So, I guess the next time he does something ass-holy, I'll have to call the cops. I hate that, but bottom line, the guy is just a big bully. There was no reason for him to treat me the way he did today. None whatsoever. I just hate not being able to solve my own problems.
The nice thing I've learned is how nice it is to have great friends. C.O. found out from J what happened. She's a member of the water board. She's going to start step one in the "don't use water irresponsibly" rules. As J said, C is going to drink his milkshake.
Friday, July 11, 2008
Wednesday, July 09, 2008
Mixed up the Deli Rye recipe from the ABIFM book (J's all-time favorite bread).
Not kid friendly. M took a bite and politely declined. The bread definitely has a sourdough taste to it. I think it's the rye flour that was added.
Next time I'm going to bake this in a loaf pan to see if I can get a nice sandwich loaf out of this.
One of the categories for the Texas State Fair is for items based on an original design. Since I wrote the Captain Underpants pattern, I've thought about entering one - that and M has been pestering me for one of her very own.
So, I give you an armless/legless Captain Underpants in progress.
Tuesday, July 08, 2008
Here's my green house a la' April 17, 2008
Here it is today.
BIG difference. I'm just glad we got the dead trees down. We get some truly wicked storms and I just had visions of waking up in the middle of the night with a tree sitting inside my home or the home of a neighbor.
- Take the "glass" out of the green house
- Install chicken wire in the areas - but keep one or two slots open.
- Build a small chicken wire enclosure to allow the chickens to roam.
- Then figure out what needs to go inside. I seem to remember I need two places for them. One place to lay eggs, one place to sleep. Correct me if I'm wrong.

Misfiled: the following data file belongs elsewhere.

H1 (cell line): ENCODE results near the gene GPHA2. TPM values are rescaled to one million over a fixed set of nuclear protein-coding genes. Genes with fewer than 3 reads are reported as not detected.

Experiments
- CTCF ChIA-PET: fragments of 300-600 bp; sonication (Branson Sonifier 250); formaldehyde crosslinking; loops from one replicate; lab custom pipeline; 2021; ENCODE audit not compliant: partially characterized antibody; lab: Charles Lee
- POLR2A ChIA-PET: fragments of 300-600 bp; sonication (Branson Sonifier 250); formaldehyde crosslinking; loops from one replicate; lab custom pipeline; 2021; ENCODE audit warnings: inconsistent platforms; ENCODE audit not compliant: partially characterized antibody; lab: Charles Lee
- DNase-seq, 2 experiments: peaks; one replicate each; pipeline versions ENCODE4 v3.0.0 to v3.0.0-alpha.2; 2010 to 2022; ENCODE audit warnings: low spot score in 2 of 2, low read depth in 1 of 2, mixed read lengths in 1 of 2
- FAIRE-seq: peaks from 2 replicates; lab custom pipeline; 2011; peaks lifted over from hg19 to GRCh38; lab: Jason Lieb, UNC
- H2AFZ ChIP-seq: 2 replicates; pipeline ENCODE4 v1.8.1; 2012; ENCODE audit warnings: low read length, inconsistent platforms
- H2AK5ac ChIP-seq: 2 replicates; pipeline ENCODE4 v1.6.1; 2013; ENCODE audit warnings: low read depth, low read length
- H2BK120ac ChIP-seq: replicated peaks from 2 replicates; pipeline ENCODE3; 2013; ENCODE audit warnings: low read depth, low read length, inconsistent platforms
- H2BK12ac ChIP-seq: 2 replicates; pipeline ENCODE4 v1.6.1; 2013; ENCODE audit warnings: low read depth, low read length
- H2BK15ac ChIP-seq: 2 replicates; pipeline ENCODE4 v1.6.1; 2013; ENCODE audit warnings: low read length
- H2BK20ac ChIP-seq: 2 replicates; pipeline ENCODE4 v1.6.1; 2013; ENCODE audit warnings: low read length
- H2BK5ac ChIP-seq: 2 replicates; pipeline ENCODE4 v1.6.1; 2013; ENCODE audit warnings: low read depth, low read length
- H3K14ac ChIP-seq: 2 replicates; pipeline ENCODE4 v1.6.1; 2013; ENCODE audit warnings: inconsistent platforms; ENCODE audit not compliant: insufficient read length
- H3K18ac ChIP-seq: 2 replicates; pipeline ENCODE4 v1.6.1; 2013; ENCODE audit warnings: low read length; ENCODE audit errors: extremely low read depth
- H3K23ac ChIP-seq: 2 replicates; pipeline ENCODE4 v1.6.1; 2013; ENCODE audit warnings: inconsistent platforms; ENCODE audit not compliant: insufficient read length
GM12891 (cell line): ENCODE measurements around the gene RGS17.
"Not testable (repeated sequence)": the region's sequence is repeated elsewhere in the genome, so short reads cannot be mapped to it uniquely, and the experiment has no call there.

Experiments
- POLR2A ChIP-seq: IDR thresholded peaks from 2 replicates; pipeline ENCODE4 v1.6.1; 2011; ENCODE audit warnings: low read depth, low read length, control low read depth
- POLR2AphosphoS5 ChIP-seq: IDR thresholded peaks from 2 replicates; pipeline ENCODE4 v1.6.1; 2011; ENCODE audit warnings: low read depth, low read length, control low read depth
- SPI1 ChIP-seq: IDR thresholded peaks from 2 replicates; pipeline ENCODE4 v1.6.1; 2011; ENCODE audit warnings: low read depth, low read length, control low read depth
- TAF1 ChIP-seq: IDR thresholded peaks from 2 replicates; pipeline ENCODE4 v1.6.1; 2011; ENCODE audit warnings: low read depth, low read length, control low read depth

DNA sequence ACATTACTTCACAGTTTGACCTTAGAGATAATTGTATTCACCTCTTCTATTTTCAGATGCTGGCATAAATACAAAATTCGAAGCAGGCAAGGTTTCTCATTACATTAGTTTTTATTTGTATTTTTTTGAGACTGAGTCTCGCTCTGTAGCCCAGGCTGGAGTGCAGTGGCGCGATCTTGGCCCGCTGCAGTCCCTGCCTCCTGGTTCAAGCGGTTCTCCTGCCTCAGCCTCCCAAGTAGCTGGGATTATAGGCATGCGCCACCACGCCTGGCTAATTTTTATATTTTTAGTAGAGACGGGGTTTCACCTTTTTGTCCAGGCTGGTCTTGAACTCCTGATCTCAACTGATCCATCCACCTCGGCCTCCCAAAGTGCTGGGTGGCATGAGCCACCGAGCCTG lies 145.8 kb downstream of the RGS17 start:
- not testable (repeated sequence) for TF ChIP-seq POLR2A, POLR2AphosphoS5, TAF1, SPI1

There's a blog of another guy who is converting an old shack into a chicken coop. He hasn't done anything on it for the past few weeks. I'll have to poke him to see if he just hasn't updated the blog.
I took photo's of our second loaf (you pre-mix enough dough for four loaves). Here it is resting on the pizza peel.
My largest problem in the past is not having a good idea of how hot/cold my oven runs. As it stands, it runs a little cool.
Look at that beautiful crust . . .
But what does the bread look like?Not the dense mess I was making before! This is really just wonderful stuff. The crust is so nice and chewy and the inside is so nice and springy.
The bread is about the size you would get at a restaurant. The website for the book mentions that if you go larger, the crust will be very dark and the center will be very difficult to cook and it will be doughy.
So, the next time you invite us to dinner, you just might get a nice loaf of bread.
Goal: Find a great sandwich bread recipe. There's one in the book. I'll have to try it.
Monday, July 07, 2008
I just made the best bread I've ever made in my life.
I did it!
The crust was every bit as good as any kind of boutique bakery bread I've ever bought. I didn't have to knead the bread, either. The crust was really chewy and the middle was soft. It wasn't the thick dense bread you're used to getting when you make homemade bread.
J & M were really impressed and the loaf did not stick around for very long. If you have ever wanted to make that type of bread at home, you must buy that book.